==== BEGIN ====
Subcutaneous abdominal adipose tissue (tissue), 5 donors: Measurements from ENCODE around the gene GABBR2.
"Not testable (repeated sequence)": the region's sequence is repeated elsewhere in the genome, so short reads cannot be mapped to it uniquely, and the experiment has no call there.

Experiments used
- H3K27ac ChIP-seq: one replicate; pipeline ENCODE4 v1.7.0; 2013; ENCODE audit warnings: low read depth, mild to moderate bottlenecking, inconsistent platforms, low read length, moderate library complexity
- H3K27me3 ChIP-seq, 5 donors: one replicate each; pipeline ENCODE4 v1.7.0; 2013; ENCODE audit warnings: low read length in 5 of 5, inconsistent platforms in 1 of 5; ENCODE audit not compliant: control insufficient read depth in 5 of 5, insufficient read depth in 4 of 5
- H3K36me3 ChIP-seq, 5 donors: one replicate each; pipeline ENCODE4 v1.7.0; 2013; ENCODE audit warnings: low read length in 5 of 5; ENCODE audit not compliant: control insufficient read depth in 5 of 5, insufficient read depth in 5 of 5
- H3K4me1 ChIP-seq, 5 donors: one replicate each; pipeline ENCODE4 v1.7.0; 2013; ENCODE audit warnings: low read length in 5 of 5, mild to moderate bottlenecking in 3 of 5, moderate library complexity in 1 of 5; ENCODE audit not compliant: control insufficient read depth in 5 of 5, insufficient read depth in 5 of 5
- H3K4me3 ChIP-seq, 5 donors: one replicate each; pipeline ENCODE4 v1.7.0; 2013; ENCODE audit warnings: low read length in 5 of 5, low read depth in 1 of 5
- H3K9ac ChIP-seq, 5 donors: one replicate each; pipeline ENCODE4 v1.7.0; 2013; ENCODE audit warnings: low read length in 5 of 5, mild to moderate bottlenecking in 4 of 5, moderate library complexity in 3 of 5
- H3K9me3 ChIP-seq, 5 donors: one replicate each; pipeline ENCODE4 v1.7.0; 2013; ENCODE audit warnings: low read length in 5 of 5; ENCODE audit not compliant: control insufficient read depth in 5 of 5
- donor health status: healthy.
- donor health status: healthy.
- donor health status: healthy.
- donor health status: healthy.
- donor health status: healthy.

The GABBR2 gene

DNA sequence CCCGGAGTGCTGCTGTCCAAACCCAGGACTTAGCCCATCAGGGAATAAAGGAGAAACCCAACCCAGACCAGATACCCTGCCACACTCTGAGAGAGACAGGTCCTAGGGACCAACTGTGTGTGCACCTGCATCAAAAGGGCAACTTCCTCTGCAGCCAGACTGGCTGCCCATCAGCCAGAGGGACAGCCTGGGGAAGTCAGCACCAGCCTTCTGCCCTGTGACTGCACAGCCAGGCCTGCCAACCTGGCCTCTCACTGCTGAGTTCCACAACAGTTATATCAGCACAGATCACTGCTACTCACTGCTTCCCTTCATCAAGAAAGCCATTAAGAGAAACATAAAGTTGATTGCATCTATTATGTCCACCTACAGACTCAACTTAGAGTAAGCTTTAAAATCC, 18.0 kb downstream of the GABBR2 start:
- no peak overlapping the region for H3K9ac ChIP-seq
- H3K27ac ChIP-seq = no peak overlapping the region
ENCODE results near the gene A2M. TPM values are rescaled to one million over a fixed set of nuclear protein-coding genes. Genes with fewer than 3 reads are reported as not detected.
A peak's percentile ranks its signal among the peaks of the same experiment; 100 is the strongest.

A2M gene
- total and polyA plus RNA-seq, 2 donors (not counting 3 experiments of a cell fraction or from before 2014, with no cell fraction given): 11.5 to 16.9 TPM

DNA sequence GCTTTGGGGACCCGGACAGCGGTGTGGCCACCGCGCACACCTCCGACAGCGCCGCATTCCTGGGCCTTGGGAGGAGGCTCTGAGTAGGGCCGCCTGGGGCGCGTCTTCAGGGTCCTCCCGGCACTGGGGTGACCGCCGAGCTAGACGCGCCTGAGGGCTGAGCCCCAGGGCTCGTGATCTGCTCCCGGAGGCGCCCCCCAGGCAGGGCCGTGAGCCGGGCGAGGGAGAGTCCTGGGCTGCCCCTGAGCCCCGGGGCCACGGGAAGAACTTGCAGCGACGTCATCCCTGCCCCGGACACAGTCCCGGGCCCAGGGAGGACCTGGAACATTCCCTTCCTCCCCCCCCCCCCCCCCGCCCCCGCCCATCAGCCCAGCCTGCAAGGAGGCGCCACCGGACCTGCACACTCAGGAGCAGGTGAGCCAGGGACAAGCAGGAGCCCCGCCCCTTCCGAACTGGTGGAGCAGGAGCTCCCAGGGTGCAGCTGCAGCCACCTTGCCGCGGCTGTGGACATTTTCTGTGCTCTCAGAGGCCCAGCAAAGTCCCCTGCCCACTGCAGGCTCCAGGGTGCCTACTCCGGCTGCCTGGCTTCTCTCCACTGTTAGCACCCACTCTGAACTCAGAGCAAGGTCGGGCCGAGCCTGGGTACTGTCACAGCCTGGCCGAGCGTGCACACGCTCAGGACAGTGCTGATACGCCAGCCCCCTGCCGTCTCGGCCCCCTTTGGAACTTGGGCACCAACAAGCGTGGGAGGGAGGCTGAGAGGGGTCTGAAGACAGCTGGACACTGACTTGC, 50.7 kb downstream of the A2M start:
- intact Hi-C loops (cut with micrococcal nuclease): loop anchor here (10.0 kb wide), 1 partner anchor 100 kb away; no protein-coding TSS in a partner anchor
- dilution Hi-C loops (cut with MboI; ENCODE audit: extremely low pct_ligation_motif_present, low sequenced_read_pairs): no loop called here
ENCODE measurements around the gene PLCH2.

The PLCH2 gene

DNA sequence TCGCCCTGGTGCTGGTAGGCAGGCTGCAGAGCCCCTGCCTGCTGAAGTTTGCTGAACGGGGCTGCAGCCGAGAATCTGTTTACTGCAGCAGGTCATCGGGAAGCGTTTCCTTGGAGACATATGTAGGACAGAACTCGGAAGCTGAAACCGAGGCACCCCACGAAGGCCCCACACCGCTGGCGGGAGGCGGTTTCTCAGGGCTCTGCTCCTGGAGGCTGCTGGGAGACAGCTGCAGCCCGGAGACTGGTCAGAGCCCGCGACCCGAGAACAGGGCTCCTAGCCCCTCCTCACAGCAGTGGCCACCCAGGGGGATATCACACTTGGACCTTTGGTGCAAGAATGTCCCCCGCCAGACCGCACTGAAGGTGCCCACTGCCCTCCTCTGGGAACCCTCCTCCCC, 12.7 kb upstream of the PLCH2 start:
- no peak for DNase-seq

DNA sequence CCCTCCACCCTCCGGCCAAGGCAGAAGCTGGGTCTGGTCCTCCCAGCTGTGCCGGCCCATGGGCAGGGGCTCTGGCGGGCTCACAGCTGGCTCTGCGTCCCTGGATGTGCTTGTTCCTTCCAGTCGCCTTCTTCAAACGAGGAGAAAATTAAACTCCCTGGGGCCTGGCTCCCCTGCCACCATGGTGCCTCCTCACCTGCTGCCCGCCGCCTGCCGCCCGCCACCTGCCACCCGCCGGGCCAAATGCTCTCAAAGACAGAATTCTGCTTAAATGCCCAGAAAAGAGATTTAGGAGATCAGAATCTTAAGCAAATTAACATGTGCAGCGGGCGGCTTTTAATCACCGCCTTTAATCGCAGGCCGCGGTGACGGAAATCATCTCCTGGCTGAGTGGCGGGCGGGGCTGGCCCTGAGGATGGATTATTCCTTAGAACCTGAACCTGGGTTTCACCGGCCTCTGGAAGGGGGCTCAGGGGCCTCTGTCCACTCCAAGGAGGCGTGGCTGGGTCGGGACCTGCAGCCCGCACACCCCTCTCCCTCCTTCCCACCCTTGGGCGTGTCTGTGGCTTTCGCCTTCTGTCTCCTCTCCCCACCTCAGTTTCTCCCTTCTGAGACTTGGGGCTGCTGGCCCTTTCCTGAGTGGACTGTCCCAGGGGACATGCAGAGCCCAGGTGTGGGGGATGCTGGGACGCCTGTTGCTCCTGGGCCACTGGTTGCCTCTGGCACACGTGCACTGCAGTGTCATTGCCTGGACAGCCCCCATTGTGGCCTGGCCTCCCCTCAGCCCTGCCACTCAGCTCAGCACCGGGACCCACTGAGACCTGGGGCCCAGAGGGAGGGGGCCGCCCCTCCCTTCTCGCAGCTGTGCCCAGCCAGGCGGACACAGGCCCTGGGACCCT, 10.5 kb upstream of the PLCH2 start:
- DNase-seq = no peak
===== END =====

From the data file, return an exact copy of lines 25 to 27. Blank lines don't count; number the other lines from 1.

- intact Hi-C loops (cut with micrococcal nuclease): loop anchor here (10.0 kb wide), 1 partner anchor 100 kb away; no protein-coding TSS in a partner anchor
- dilution Hi-C loops (cut with MboI; ENCODE audit: extremely low pct_ligation_motif_present, low sequenced_read_pairs): no loop called here
ENCODE measurements around the gene PLCH2.